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Mr. Forth: The Minister may have partially answered my question already. At the beginning of his remarks, he said that he envisaged that a number of such regulations might have to be brought forward. I know that it is asking for a gift of foresight, but it would be helpful if he could tell us whether he has any idea of the number and frequency that may be involved. If the regulations were to come in a steady flow, that would be one thing; if they were to be occasional and sporadic, that would be quite another, notwithstanding his point about the need for speed of response.

Mr. Lock: I am prepared to answer that question in this way. Two types of regulations are likely to be made under section 13(1). First, there are regulations that will extend the advice and assistance to new circumstances. If, for example, the House were to pass into law the International Criminal Court Bill, so the International Criminal Court came into existence, it would be necessary to prescribe circumstances in which advice and assistance could be given to persons coming before the court.

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The far more usual way in which regulations are made under section 13(1) is to reflect the financial limits that are available to prescribe who can and cannot receive assistance in these circumstances. Clearly, it would not be right for the matter to be debated by both Houses of Parliament every time that there was a financial change, because benefits are uprated annually, or however it may be.

It is not the Government's intention, save in the very unusual circumstances of the International Criminal Court, which is an example of extension in scope, to make a change to the method or substance of the way in which advice and assistance are given. On that basis, bearing in mind the situation concerning the Criminal Defence Service, which comes into effect today, and despite the right hon. Gentleman's desire for proper scrutiny, I invite him to withdraw his amendment.

Mr. Forth: I am grateful to the Minister for his detailed reply to the debate. Although I appreciate his point about the need for what may be frequent--he said annual--adjustments resulting from benefit upratings or changes, the difficulty is that neither the wording of the Bill as it stands nor my amendment can distinguish between regular, relatively minor, changes and occasional, rather substantial changes. He said that he thinks that it will be mostly routine annual or semi-annual adjustments that are made, but other fairly large changes could take place in the meantime.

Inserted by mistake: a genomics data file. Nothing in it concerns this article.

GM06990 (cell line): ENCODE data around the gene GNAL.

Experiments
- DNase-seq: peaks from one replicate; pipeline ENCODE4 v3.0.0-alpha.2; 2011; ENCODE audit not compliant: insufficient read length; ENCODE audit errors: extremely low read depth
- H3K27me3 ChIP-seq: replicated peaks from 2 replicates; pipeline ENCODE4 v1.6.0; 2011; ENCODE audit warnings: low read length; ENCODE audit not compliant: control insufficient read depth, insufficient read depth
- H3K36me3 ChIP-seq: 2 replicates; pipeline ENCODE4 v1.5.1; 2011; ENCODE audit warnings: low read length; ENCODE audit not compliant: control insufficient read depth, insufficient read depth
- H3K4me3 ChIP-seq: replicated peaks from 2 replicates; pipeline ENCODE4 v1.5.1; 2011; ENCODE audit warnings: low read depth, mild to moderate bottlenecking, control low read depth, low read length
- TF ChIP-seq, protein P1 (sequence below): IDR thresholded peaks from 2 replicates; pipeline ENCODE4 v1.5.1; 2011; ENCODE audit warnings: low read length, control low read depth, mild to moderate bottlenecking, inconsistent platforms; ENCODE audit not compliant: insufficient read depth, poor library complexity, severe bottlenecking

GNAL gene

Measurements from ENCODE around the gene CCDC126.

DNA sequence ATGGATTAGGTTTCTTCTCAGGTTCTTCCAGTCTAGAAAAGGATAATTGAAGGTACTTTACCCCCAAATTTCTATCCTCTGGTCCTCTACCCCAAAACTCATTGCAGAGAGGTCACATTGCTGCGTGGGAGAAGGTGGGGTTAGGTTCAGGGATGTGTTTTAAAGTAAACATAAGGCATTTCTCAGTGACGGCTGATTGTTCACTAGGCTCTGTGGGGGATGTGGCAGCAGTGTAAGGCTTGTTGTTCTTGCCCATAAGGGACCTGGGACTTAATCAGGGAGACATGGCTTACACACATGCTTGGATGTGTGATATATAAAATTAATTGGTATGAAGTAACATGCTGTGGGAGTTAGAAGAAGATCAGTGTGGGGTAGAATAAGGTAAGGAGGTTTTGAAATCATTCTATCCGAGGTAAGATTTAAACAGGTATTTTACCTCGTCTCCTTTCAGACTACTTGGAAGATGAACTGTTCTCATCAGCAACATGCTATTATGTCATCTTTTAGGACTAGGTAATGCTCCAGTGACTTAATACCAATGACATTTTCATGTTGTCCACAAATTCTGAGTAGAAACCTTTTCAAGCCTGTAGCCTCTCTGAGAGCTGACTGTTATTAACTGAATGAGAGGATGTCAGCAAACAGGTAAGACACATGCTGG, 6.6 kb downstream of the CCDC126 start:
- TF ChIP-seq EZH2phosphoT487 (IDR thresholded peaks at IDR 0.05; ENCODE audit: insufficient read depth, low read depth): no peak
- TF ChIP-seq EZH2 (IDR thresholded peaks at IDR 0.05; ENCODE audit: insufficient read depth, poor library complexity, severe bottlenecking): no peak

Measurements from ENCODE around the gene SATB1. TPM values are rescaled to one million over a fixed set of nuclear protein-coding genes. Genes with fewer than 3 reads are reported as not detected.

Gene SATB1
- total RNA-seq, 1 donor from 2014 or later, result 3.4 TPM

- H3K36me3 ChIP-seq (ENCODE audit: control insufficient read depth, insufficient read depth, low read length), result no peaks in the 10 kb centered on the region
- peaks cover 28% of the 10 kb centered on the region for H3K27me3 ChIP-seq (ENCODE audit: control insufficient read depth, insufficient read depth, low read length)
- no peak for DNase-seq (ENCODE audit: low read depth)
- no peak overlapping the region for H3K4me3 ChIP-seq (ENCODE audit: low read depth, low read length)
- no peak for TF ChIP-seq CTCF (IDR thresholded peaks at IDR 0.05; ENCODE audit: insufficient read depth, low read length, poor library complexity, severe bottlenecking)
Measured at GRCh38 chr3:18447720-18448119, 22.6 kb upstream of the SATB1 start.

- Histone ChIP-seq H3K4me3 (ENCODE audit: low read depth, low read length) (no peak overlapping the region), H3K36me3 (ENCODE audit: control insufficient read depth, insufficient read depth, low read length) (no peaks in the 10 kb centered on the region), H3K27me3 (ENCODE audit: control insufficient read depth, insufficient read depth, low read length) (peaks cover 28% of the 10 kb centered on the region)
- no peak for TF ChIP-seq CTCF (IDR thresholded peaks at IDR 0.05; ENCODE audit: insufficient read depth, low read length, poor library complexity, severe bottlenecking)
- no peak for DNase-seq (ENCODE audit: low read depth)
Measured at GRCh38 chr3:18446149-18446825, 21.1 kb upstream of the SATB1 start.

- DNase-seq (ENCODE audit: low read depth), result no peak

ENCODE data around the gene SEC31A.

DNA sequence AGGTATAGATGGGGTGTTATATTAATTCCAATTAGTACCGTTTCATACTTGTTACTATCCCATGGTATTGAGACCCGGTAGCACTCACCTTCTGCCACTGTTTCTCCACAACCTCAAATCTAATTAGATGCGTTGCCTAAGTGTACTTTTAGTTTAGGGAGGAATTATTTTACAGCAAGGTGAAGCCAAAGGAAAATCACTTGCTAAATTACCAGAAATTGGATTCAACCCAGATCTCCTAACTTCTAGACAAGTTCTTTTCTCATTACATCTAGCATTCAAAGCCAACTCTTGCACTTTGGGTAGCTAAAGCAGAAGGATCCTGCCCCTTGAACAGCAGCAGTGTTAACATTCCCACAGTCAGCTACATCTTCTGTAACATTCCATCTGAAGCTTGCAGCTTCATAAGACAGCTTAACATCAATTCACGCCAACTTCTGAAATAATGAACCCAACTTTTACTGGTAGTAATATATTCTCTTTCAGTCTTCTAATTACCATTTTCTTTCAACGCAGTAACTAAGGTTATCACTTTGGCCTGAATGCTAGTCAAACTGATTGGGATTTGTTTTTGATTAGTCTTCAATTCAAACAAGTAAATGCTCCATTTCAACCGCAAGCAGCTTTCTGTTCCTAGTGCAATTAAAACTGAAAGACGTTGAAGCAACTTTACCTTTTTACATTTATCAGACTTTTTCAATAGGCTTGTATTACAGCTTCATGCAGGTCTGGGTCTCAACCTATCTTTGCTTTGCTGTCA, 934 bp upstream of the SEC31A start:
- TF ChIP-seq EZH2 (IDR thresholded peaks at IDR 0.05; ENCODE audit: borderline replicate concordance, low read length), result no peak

Mr. Lock: Does the right hon. Gentleman agree that if he felt strongly about substantial changes under the International Criminal Court Bill, it would be appropriate to pray against them and have the debates? If the changes were more routine, would it not be appropriate to allow them to go through without a debate? Is that not the precise purpose of the negative resolution procedure?

Mr. Forth: Indeed it is. I am grateful to the Minister. However, I think that the problem with his suggestion is that praying against, in my experience, tends to work almost entirely or exclusively if it is done by Front-Bench Members, and rarely if it is done by modest, humble and obscure Back Benchers. Of course, my trust in my Front-Bench colleagues is almost boundless. However, I can imagine the odd circumstance in which it might just be possible that my Front-Bench colleagues were prepared to allow something to go through unchallenged and on the nod and I might not feel entirely happy about it, so I accept the Minister's point only partially.

I am grateful for the opportunity to raise these matters. I sense that it probably is not the will of the House to have a Division on the matter at this stage. I am prepared to let it rest on the basis of the Minister's assurances and the points that my hon. and learned Friend the Member for Harborough (Mr. Garnier) has made. On that basis, and with some reluctance, I beg to ask leave to withdraw the amendment.

Amendment, by leave, withdrawn.

Order for Third Reading read.

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5.44 pm

Mr. Lock: I beg to move, That the Bill be now read the Third time.

This is a short Bill, but an important one for anyone who is concerned with criminal justice. It will allow the Legal Services Commission to continue to fund the same level of essential legal services for those facing criminal charges and ensure that the Legal Services Commission may fund, under section 13, advice and assistance that includes advocacy. Additionally, the Bill seeks to ensure that advice and assistance are available to those who are involved in criminal proceedings rather than only to those who are involved in criminal investigations.